Here's Why Lent Still Matters

Matt Chandler explains why it's not too late to start observing it.

BY JESSE CAREY DEEPER WALK March 20, 2017

In the six weeks between Ash Wednesday and Easter Sunday, Christians around the world observe the season of Lent.

However, in many modern Christian circles, practicing Lent—through fasting or giving up certain items or activities in day-to-day life—has fallen out of favor.

We recently spoke with author and pastor Matt Chandler about Lent, it’s history, why Christians should take part in it and how you can make it a part of your life leading up to Easter—even if it’s new to you.

For people who have a surface level understanding of Lent, can you describe what the season of Lent is and how traditionally a lot of Christians have used it as a time for a really spiritual exercise?

Lent is the 40 days leading up to Easter weekend. So those 40 days have historically been used by the Church to fast from one thing, or something different per week, depending on how you approach it. It’s a way of trying to orient or reorient the season around the heart around the coming of Christ’s death and resurrection. The goal is a reorienting of our hearts around the reality that Christ has died for our sins and He resurrected from the grave as evidence that all of our sin has been fully freely and forever paid for in His life, death and resurrection.

What are some of the misconceptions that Christians have about Lent?

I think they know so little about what it is, except maybe from a Catholic friend back in high school or some understanding in college of Fat Tuesday or seeing a friend with the ashes on his or her head on Ash Wednesday. By and large evangelicals don’t understand or appreciate the Church calendar, or really an understanding that throughout Scripture and throughout human history God has used feast, fast and festivals to shape His people.

For evangelicals the idea is, “Hey, read your Bible, pray a little bit and you’re going to be fully formed.” But I just think that’s a real anemic view of things. Although I certainly wouldn’t want to take anything away from the sufficiency of the Scriptures, I just think that the scriptures teach about the certain seasons and rhythms we should give ourselves over to.

I grew up in a tradition where some of these outward spiritual exercises were rejected because we didn’t want to come across as too pious or overly spiritual or legalistic. But when it comes to Lent, why is this overcorrection an incorrect posture to take?

Because I think that any spiritual discipline can be taken and emptied of its purpose of connecting us in a very real sense physically, spiritually, emotionally and mentally to our God. If you’re doing Lent to where it really is a public display of your own piety, then I think you’re doing Lent incorrectly. I think about Jesus’ encouragement to when you fast—you put oil on, you wash your face because we’re not trying to contort or distort our bodies we’re just trying to orient our souls.

Any of the spiritual disciplines can be made to be empty and rote, and you can say, “Oh man, they’re just trying to look a certain way.” But at that point, you’re beginning to judge the person’s heart, and, man, I’m just going to be real careful of not giving my brothers and sisters the benefit of the doubt.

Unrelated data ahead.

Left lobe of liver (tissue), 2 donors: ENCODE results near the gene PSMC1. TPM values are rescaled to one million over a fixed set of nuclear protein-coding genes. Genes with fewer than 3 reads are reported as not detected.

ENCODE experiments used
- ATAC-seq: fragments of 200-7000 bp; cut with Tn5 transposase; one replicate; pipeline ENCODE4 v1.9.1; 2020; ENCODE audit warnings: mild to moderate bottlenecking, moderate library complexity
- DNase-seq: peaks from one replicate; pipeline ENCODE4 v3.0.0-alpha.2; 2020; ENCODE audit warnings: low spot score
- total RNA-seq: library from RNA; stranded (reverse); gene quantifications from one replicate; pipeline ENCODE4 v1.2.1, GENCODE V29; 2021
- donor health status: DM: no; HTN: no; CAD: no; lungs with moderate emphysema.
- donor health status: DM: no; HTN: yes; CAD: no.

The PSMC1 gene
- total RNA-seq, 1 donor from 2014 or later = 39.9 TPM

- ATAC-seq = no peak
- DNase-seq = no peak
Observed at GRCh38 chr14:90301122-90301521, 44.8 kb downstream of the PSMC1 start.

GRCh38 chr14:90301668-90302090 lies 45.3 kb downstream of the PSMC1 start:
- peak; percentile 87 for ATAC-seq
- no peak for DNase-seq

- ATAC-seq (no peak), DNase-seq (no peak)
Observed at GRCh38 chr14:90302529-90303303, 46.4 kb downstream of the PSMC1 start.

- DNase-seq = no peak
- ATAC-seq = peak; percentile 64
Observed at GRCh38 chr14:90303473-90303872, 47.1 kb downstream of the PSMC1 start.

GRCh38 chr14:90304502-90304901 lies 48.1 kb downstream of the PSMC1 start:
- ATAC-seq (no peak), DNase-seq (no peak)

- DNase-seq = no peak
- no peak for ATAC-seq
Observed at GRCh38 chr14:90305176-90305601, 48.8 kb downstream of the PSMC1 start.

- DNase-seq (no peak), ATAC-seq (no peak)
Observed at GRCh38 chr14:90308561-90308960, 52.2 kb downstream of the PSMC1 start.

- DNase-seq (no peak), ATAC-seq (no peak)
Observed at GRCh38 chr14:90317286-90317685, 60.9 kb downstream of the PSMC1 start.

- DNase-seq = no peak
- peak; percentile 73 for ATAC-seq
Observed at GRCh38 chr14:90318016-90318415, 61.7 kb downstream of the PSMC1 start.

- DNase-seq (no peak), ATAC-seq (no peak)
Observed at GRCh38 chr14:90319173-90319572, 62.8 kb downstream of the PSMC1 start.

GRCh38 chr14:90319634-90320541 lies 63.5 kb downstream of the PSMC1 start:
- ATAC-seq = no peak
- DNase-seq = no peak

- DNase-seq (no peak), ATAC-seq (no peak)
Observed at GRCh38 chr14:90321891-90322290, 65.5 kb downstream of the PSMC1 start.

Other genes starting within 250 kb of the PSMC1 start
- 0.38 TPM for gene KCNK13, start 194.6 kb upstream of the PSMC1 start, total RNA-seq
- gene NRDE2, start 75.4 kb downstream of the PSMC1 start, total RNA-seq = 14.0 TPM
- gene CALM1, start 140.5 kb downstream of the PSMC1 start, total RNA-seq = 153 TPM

What is it specifically about Lent that represents something about the nature of the resurrection and the crucifixion and the nature of Christ?

Part of what you’re doing in Lent is giving up something that’s desirous in your heart so that you might in a very real way begin to get your mind around Christ giving up His life for us. It’s such a small thing but I think it can be such a profound thing, like fasting itself. As we feel hungry in our bellies, our hearts are reminded that we have a greater hunger and we take those moments of breakfast, lunch, dinner or whatever and use them to cry out—much life David does in the Psalms—for the Lord to be our portion, for a desire to seek Him and know Him like a deer pants for water, to have a soul that longs for Him and hungers for Him.

Lent is that process.

Lent is built on the idea of fasting from something, and you mention that it helps reorient us because we’re constantly reminded of needs, not just physically but also spiritually. Do you think fasting is something Christians could benefit from not just in Lent, but incorporating more into a regular part of their spiritual lives?

I certainly believe so and we’ve taught that way for years. I think that weaving into your rule or rhythm of life regular seasons of fasting to remind you in a deeper way of wanting a greater longing and zeal for the Lord is just a good thing to weave into life. We operate with an understanding—kind of a rule of life—when you think about your pursuit of Christ and you think about that annually, and you think about it monthly, and you think about it daily, what does it look like for you to be serious about making Christ your treasure and longing to understand and grow in a knowledge of Him?

If I think of my own life and rhythms here at the Village Church. We do Advent here. We lay before our people the opportunity to do Lent. We do a Good Friday service. We have a block in January where we are prayerful around the social issues around our day that we think are significant. We give ourselves over to worship and prayer in the month of January. And these are rhythms that we try to establish at the church, so these would be annual rhythms. And then there are monthly rhythms and weekly rhythms and daily rhythms and all the way down to hourly rhythms that we want to weave into our lives to keep before us a desire to know and love Jesus all the more.

Jesse Carey

JESSE CAREY

Jesse Carey is an editor at RELEVANT and a mainstay on the weekly RELEVANT Podcast. He lives in Virginia Beach with his wife and two kids.

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